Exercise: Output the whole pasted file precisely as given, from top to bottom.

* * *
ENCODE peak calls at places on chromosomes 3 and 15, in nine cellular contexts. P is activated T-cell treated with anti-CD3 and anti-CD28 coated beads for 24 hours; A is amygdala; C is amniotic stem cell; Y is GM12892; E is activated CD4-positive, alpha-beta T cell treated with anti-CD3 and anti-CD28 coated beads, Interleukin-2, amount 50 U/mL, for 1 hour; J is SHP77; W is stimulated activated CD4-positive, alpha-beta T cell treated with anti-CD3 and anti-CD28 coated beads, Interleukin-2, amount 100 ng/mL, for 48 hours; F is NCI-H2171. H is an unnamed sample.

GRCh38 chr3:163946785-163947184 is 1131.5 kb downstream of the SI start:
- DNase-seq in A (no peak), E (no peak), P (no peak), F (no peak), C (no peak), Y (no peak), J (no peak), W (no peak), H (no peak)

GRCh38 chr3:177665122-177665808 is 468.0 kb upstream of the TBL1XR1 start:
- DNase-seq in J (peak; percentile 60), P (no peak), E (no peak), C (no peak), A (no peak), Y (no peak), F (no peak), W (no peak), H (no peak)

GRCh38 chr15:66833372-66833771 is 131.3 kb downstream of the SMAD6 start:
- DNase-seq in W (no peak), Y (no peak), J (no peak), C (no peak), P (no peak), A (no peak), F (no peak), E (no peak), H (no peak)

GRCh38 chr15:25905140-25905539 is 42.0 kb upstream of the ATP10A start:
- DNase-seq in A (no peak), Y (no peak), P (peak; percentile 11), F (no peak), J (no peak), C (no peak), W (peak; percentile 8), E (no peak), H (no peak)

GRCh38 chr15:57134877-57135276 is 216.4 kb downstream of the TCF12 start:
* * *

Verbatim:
ENCODE peak calls at places on chromosomes 3 and 15, in nine cellular contexts. P is activated T-cell treated with anti-CD3 and anti-CD28 coated beads for 24 hours; A is amygdala; C is amniotic stem cell; Y is GM12892; E is activated CD4-positive, alpha-beta T cell treated with anti-CD3 and anti-CD28 coated beads, Interleukin-2, amount 50 U/mL, for 1 hour; J is SHP77; W is stimulated activated CD4-positive, alpha-beta T cell treated with anti-CD3 and anti-CD28 coated beads, Interleukin-2, amount 100 ng/mL, for 48 hours; F is NCI-H2171. H is an unnamed sample.

GRCh38 chr3:163946785-163947184 is 1131.5 kb downstream of the SI start:
- DNase-seq in A (no peak), E (no peak), P (no peak), F (no peak), C (no peak), Y (no peak), J (no peak), W (no peak), H (no peak)

GRCh38 chr3:177665122-177665808 is 468.0 kb upstream of the TBL1XR1 start:
- DNase-seq in J (peak; percentile 60), P (no peak), E (no peak), C (no peak), A (no peak), Y (no peak), F (no peak), W (no peak), H (no peak)

GRCh38 chr15:66833372-66833771 is 131.3 kb downstream of the SMAD6 start:
- DNase-seq in W (no peak), Y (no peak), J (no peak), C (no peak), P (no peak), A (no peak), F (no peak), E (no peak), H (no peak)

GRCh38 chr15:25905140-25905539 is 42.0 kb upstream of the ATP10A start:
- DNase-seq in A (no peak), Y (no peak), P (peak; percentile 11), F (no peak), J (no peak), C (no peak), W (peak; percentile 8), E (no peak), H (no peak)

GRCh38 chr15:57134877-57135276 is 216.4 kb downstream of the TCF12 start: